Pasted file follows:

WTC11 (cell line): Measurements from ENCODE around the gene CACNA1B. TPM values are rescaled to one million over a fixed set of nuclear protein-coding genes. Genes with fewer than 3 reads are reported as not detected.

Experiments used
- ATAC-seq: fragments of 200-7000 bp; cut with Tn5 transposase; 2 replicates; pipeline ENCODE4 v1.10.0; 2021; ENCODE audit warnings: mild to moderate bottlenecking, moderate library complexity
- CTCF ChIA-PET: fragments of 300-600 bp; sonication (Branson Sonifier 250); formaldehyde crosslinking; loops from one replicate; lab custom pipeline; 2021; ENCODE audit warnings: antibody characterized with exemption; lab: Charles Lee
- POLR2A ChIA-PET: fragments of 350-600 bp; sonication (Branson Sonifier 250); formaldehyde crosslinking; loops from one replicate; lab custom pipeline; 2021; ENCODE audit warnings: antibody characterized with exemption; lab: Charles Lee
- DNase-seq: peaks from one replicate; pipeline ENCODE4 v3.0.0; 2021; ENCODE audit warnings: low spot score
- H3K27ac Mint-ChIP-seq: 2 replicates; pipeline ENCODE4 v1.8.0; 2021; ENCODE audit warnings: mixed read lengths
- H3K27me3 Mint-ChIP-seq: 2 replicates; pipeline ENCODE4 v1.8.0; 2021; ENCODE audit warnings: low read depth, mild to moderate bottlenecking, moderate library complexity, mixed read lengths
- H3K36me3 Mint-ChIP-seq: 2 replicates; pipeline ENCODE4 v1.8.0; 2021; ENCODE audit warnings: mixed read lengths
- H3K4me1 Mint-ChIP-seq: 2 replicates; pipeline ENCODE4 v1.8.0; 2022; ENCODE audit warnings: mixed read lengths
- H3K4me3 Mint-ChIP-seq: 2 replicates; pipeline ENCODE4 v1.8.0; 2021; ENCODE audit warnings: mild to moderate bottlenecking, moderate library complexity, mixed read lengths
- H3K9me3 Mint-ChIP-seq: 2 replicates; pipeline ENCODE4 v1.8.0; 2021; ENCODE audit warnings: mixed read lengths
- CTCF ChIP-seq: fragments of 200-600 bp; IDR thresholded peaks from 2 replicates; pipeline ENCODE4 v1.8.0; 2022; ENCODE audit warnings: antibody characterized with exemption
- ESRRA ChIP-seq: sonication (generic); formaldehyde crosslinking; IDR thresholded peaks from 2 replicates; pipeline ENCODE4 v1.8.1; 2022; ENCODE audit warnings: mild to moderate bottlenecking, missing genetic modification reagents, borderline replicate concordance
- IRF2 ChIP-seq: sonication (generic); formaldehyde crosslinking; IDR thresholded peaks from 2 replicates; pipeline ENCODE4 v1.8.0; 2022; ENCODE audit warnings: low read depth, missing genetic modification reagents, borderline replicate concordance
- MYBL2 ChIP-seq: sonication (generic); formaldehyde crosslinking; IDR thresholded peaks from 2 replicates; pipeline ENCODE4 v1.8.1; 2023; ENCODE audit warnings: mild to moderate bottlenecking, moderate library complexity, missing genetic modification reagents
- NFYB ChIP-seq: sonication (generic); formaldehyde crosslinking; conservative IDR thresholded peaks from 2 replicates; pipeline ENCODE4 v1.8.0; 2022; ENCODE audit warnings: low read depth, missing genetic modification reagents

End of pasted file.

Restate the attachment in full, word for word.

WTC11 (cell line): Measurements from ENCODE around the gene CACNA1B. TPM values are rescaled to one million over a fixed set of nuclear protein-coding genes. Genes with fewer than 3 reads are reported as not detected.

Experiments used
- ATAC-seq: fragments of 200-7000 bp; cut with Tn5 transposase; 2 replicates; pipeline ENCODE4 v1.10.0; 2021; ENCODE audit warnings: mild to moderate bottlenecking, moderate library complexity
- CTCF ChIA-PET: fragments of 300-600 bp; sonication (Branson Sonifier 250); formaldehyde crosslinking; loops from one replicate; lab custom pipeline; 2021; ENCODE audit warnings: antibody characterized with exemption; lab: Charles Lee
- POLR2A ChIA-PET: fragments of 350-600 bp; sonication (Branson Sonifier 250); formaldehyde crosslinking; loops from one replicate; lab custom pipeline; 2021; ENCODE audit warnings: antibody characterized with exemption; lab: Charles Lee
- DNase-seq: peaks from one replicate; pipeline ENCODE4 v3.0.0; 2021; ENCODE audit warnings: low spot score
- H3K27ac Mint-ChIP-seq: 2 replicates; pipeline ENCODE4 v1.8.0; 2021; ENCODE audit warnings: mixed read lengths
- H3K27me3 Mint-ChIP-seq: 2 replicates; pipeline ENCODE4 v1.8.0; 2021; ENCODE audit warnings: low read depth, mild to moderate bottlenecking, moderate library complexity, mixed read lengths
- H3K36me3 Mint-ChIP-seq: 2 replicates; pipeline ENCODE4 v1.8.0; 2021; ENCODE audit warnings: mixed read lengths
- H3K4me1 Mint-ChIP-seq: 2 replicates; pipeline ENCODE4 v1.8.0; 2022; ENCODE audit warnings: mixed read lengths
- H3K4me3 Mint-ChIP-seq: 2 replicates; pipeline ENCODE4 v1.8.0; 2021; ENCODE audit warnings: mild to moderate bottlenecking, moderate library complexity, mixed read lengths
- H3K9me3 Mint-ChIP-seq: 2 replicates; pipeline ENCODE4 v1.8.0; 2021; ENCODE audit warnings: mixed read lengths
- CTCF ChIP-seq: fragments of 200-600 bp; IDR thresholded peaks from 2 replicates; pipeline ENCODE4 v1.8.0; 2022; ENCODE audit warnings: antibody characterized with exemption
- ESRRA ChIP-seq: sonication (generic); formaldehyde crosslinking; IDR thresholded peaks from 2 replicates; pipeline ENCODE4 v1.8.1; 2022; ENCODE audit warnings: mild to moderate bottlenecking, missing genetic modification reagents, borderline replicate concordance
- IRF2 ChIP-seq: sonication (generic); formaldehyde crosslinking; IDR thresholded peaks from 2 replicates; pipeline ENCODE4 v1.8.0; 2022; ENCODE audit warnings: low read depth, missing genetic modification reagents, borderline replicate concordance
- MYBL2 ChIP-seq: sonication (generic); formaldehyde crosslinking; IDR thresholded peaks from 2 replicates; pipeline ENCODE4 v1.8.1; 2023; ENCODE audit warnings: mild to moderate bottlenecking, moderate library complexity, missing genetic modification reagents
- NFYB ChIP-seq: sonication (generic); formaldehyde crosslinking; conservative IDR thresholded peaks from 2 replicates; pipeline ENCODE4 v1.8.0; 2022; ENCODE audit warnings: low read depth, missing genetic modification reagents